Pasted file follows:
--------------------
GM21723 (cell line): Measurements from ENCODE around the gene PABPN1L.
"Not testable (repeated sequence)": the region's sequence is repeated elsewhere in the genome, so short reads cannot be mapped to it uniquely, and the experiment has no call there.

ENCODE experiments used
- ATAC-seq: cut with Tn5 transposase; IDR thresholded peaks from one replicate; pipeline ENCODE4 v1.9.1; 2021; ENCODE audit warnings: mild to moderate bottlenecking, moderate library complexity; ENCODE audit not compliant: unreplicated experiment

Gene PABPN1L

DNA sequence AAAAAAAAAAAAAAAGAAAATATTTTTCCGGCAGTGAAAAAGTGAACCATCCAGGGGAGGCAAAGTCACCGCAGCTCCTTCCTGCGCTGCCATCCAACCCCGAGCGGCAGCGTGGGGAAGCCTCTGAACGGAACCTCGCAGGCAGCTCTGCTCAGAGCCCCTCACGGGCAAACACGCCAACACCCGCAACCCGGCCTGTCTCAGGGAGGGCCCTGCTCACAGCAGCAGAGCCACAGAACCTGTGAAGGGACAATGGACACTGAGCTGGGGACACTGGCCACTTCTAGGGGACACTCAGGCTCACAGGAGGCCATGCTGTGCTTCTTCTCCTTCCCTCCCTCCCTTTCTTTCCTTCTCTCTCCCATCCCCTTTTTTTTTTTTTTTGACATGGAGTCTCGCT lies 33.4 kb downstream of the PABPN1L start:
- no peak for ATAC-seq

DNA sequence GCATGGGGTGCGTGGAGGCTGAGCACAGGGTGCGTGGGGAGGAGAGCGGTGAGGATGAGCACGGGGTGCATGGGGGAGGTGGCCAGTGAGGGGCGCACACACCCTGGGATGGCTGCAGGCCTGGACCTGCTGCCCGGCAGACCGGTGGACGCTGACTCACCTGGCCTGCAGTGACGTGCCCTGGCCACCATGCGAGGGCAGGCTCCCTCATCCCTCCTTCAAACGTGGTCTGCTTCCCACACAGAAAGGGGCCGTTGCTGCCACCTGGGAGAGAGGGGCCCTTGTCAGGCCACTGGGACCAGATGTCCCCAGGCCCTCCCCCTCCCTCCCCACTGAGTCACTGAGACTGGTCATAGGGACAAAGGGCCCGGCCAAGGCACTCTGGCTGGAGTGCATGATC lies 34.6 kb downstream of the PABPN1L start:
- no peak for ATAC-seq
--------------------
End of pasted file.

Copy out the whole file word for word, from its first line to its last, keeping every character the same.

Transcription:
GM21723 (cell line): Measurements from ENCODE around the gene PABPN1L.
"Not testable (repeated sequence)": the region's sequence is repeated elsewhere in the genome, so short reads cannot be mapped to it uniquely, and the experiment has no call there.

ENCODE experiments used
- ATAC-seq: cut with Tn5 transposase; IDR thresholded peaks from one replicate; pipeline ENCODE4 v1.9.1; 2021; ENCODE audit warnings: mild to moderate bottlenecking, moderate library complexity; ENCODE audit not compliant: unreplicated experiment

Gene PABPN1L

DNA sequence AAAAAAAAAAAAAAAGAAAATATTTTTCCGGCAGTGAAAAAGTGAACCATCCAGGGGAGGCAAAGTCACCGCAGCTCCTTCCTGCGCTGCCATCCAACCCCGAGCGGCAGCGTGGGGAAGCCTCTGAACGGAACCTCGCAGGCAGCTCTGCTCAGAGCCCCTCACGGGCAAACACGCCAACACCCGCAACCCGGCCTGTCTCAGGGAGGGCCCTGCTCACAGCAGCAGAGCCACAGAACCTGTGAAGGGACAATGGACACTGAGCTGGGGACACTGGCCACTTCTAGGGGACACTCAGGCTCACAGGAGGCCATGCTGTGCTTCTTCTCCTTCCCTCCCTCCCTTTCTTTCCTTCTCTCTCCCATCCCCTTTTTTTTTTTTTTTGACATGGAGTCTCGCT lies 33.4 kb downstream of the PABPN1L start:
- no peak for ATAC-seq

DNA sequence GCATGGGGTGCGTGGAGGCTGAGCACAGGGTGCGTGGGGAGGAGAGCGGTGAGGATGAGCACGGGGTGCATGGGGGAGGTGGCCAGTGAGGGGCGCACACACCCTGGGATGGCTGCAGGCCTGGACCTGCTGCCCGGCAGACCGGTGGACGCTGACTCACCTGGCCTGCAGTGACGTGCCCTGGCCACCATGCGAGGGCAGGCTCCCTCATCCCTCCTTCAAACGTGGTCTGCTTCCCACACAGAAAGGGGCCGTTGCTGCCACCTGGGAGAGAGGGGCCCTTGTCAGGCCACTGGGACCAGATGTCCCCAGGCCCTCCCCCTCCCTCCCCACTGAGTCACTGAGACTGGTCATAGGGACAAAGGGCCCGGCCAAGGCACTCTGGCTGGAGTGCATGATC lies 34.6 kb downstream of the PABPN1L start:
- no peak for ATAC-seq